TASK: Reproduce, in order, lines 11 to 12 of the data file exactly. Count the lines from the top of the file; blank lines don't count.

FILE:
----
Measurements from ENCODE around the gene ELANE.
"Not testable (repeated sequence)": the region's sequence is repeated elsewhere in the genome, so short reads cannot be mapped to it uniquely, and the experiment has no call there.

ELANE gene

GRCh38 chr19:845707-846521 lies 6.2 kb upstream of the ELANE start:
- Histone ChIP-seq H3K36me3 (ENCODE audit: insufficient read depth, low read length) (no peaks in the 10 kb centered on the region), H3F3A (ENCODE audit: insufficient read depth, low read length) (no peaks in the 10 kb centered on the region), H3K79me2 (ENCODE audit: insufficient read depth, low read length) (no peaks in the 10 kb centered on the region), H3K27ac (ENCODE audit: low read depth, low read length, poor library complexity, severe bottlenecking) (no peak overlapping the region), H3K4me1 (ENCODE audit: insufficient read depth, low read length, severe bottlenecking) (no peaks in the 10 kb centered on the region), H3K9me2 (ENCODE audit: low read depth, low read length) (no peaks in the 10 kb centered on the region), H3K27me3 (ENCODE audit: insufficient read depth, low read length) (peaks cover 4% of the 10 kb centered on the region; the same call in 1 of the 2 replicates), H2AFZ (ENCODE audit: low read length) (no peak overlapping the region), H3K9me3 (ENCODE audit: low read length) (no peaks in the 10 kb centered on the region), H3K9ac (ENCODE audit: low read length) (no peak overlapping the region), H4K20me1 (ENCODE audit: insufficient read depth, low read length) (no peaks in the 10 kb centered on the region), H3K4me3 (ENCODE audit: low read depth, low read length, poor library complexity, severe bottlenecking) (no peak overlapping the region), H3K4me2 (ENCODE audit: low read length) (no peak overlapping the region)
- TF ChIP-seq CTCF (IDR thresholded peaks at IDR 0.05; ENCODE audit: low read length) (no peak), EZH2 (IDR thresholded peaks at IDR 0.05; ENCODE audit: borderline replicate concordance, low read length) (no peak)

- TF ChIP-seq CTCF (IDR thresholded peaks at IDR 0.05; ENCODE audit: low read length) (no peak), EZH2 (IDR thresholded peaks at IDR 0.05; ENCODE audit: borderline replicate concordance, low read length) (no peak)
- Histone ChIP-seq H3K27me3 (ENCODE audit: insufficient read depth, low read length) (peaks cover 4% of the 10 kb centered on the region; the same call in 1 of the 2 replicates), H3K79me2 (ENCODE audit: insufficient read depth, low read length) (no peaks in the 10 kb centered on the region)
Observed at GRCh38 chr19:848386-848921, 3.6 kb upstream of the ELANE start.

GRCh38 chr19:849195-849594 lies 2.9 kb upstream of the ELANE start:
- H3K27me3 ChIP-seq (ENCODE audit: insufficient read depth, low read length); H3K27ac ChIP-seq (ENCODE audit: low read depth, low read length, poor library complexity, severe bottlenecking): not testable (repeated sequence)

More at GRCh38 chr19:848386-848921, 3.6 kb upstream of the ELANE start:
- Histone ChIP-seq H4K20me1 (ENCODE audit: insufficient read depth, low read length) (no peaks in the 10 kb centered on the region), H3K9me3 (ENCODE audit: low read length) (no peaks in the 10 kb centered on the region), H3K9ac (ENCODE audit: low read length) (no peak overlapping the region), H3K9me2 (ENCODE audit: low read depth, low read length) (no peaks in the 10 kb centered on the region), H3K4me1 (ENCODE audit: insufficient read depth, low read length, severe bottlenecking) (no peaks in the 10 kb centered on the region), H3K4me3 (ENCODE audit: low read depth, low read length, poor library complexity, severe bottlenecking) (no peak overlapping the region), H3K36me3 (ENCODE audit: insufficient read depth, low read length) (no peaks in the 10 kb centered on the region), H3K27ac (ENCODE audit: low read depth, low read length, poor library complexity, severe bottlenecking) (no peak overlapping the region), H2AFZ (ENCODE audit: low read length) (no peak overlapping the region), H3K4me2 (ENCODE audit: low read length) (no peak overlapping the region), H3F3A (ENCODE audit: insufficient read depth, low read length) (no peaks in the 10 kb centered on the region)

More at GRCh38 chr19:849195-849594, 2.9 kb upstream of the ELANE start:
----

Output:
- H3K27me3 ChIP-seq (ENCODE audit: insufficient read depth, low read length); H3K27ac ChIP-seq (ENCODE audit: low read depth, low read length, poor library complexity, severe bottlenecking): not testable (repeated sequence)

More at GRCh38 chr19:848386-848921, 3.6 kb upstream of the ELANE start: